NEW YORK ( TheStreet) -- Uncertainty on a host of new rules continues to stall business activity in the banking sector despite the fact that some important milestones have been reached, industry experts say. Though the passage of U.S. financial legislation known as Dodd-Frank has provided some clarity about the broad outlines of the new rules, many of the specifics were left to the regulators themselves. The legislation mandates the writing of some 235 rules by different regulators. Capital standards for banks is another important issue, but it depends to a great extent on international consensus. While progress is being made, much still has to be decided. "We're farther down the path than we were four months ago," says Mark Welshimer, deputy managing partner of the financial institutions group at Sullivan & Cromwell. On the issue of capital, for example, there remains some uncertainty about what beyond common equity will qualify as capital long-term, Welshimer says. He argues that uncertainty is the result of proposals by the Bank of International Settlements, comments on which are due Friday. Until it is cleared up, it may put a chill on capital markets issuances by banks, Welshimer says. As for M&A in the banking sector, Welshimer does not expect much activity in the short term, "simply because of the difficulties of figuring out at the moment how profitable the bank business will be down the road." While a lot of what's holding banks back from committing capital relates to the overall economy, regulatory clarity would nonetheless help financial companies better decide where to allocate their resources, says Ken Bentsen, evp of public policy and advocacy at the Securities and Financial Markets Association, a trade group whose board includes senior officers of large Wall Street banks such as Citigroup ( C) Morgan Stanley ( MS)and JPMorgan Chase ( JPM). Among unresolved issues Bentsen highlighted are Federal Deposit Insurance Corp. rules clarifying which types of asset-backed securities banks will have to partially retain on their balance sheets. Banks will be required to hold on to at least 5% of certain types of asset-backed securities they underwrite--an attempt by regulators to improve the creditworthiness of those instruments. The Wall Street Journal reported Thursday that disagreements about whether other regulators should be able to influence those rules had reignited simmering tensions between Treasury chief Tim Geithner and FDIC chairman Sheila Bair. Much is still up in the air regarding the Volcker rule, which restricts the ability of banks to invest in private equity and hedge funds and engage in proprietary trading, Bentsen says. There have several reports the rule has provoked various divestitures and executive departures at banks including Goldman Sachs ( GS), Citigroup and Morgan Stanley. Still, Bensten says his members are uncertain about issues such as what constitutes proprietary trading.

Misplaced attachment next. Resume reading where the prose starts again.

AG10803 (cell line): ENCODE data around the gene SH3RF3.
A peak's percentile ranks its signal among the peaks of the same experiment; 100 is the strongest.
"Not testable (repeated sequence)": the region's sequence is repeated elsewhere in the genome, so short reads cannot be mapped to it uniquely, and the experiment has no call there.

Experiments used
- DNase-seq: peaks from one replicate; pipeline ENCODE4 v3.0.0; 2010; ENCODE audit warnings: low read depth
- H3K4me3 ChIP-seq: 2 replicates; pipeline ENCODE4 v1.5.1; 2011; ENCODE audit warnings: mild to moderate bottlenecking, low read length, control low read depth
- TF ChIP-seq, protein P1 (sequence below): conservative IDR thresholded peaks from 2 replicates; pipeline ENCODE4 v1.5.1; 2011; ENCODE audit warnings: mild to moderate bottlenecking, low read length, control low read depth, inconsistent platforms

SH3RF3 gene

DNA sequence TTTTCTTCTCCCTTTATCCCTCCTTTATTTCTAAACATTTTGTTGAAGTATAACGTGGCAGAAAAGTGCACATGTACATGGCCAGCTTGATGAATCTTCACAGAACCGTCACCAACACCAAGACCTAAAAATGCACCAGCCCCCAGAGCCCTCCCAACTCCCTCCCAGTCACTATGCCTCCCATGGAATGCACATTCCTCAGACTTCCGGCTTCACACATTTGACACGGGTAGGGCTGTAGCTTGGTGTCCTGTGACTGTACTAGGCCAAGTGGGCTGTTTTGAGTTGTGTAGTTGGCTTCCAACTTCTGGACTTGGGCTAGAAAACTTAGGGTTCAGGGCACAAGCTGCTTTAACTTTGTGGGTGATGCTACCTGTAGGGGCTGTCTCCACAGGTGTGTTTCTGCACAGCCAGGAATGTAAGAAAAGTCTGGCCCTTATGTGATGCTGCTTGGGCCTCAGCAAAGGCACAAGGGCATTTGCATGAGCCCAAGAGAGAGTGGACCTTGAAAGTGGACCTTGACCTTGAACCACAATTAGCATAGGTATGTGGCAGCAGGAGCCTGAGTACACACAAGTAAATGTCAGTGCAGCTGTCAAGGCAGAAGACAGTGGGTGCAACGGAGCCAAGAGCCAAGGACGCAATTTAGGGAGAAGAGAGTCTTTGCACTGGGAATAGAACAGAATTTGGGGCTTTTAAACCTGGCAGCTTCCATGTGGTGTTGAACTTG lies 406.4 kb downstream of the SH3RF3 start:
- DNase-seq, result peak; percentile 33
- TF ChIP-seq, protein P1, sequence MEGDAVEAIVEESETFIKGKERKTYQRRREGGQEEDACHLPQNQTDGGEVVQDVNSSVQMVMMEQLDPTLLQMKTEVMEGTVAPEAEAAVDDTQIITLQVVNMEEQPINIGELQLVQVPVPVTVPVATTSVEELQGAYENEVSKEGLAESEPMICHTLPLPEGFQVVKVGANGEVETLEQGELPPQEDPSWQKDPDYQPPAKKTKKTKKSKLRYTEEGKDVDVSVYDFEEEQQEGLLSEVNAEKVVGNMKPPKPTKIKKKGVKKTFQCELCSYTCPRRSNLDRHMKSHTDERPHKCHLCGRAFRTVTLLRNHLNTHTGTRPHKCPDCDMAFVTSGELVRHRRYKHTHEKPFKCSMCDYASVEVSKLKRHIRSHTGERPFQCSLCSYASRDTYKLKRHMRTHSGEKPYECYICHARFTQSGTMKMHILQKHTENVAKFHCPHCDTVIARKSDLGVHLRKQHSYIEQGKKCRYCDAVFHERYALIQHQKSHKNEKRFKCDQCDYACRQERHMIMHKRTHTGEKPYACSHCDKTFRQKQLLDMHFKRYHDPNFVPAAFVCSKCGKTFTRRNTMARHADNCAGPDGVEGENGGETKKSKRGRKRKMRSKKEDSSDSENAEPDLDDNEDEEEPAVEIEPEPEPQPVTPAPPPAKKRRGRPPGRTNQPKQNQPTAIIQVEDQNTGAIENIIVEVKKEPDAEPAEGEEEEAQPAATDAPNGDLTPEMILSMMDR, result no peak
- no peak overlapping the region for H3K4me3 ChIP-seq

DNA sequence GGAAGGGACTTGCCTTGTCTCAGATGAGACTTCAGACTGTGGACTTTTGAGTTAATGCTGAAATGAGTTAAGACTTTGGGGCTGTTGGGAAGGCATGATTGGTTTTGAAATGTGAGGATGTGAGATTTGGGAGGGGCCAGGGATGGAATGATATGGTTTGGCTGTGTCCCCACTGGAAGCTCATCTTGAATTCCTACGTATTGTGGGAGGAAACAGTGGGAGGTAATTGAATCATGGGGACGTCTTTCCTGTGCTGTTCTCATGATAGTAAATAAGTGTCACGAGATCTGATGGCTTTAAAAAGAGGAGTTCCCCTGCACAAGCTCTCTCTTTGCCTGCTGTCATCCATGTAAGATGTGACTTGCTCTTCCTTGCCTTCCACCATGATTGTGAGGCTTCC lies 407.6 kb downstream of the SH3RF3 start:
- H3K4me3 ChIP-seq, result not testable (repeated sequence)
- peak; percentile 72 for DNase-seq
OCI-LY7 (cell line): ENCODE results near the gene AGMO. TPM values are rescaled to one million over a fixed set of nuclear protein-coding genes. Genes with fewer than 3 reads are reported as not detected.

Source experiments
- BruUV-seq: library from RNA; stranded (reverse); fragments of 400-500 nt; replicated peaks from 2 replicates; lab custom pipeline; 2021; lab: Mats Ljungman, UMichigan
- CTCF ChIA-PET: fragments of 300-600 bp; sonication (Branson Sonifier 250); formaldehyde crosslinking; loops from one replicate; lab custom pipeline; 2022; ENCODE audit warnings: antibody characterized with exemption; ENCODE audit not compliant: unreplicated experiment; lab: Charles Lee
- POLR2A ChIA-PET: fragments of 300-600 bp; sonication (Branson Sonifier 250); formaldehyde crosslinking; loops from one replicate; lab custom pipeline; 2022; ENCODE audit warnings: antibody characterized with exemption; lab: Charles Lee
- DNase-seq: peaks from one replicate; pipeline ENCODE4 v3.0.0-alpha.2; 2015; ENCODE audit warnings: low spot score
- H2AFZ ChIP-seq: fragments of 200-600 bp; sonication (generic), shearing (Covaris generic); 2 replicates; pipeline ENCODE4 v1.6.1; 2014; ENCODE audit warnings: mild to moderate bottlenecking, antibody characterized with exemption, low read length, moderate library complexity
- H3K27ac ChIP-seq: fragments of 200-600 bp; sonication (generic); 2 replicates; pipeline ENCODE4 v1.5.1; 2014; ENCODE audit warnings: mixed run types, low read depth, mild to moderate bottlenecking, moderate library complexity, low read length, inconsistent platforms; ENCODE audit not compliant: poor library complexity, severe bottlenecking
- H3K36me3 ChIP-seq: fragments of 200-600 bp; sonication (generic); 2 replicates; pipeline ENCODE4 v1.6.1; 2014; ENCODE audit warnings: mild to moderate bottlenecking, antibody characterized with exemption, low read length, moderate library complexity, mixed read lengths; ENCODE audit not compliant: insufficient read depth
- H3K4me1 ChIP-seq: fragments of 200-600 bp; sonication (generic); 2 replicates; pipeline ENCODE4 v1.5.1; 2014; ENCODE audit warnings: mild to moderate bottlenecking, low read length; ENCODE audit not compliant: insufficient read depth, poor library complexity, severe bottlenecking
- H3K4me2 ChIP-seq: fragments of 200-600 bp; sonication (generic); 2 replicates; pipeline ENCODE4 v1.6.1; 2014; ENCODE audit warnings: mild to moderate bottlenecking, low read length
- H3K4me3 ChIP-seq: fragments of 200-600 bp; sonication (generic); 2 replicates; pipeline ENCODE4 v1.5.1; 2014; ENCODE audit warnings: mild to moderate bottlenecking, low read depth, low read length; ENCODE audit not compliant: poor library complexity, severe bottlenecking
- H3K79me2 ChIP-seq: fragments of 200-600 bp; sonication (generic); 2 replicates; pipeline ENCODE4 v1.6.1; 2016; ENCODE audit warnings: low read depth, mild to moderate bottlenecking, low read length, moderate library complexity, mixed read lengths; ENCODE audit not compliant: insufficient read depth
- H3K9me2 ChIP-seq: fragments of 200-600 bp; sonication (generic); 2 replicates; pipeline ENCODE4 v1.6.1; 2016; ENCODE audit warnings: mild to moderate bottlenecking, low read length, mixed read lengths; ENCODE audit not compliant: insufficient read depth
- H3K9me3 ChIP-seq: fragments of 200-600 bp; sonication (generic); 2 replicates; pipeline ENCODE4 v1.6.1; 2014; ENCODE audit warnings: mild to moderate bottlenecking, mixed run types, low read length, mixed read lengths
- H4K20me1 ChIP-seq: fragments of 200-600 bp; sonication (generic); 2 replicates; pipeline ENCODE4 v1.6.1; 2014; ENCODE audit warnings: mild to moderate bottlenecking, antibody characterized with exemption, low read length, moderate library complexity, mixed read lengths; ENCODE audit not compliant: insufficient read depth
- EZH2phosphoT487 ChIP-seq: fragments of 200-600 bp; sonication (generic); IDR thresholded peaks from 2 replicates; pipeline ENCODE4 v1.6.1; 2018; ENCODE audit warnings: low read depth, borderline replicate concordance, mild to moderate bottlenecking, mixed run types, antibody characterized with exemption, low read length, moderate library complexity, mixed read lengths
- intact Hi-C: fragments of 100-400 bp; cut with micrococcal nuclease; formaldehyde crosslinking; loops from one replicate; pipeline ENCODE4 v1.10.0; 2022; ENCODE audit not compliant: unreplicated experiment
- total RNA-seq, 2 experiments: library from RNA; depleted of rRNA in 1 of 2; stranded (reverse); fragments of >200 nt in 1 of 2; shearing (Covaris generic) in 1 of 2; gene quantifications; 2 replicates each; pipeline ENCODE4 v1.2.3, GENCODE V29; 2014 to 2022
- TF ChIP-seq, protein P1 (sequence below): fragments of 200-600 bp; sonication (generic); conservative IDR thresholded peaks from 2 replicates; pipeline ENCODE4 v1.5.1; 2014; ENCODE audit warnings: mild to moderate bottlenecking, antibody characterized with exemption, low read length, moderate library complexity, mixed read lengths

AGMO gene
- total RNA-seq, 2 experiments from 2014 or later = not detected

For example, the rules state that market making is allowed in response to "near-term customer demand," though there is still uncertainty about what that means. "What is near-term customer demand? It's not a term of art, per say," Bensten says. The uncertainty will likely last for some time, according to Brett Barragate, head of the financial institutions litigation and regulation practice at Jones Day whose clients include Bank of America ( BAC), KeyCorp ( KEY), Jefferies & Co. ( JEF), and other large institutions. He refers to both the rulemaking process and the economy as "slow-moving trains." "I don't there's going to be a day that we hit where people feel like 'Okay, we've got it behind us, we know what the rules are: let's go!'" Barragate says. -- Written by Dan Freed in New York.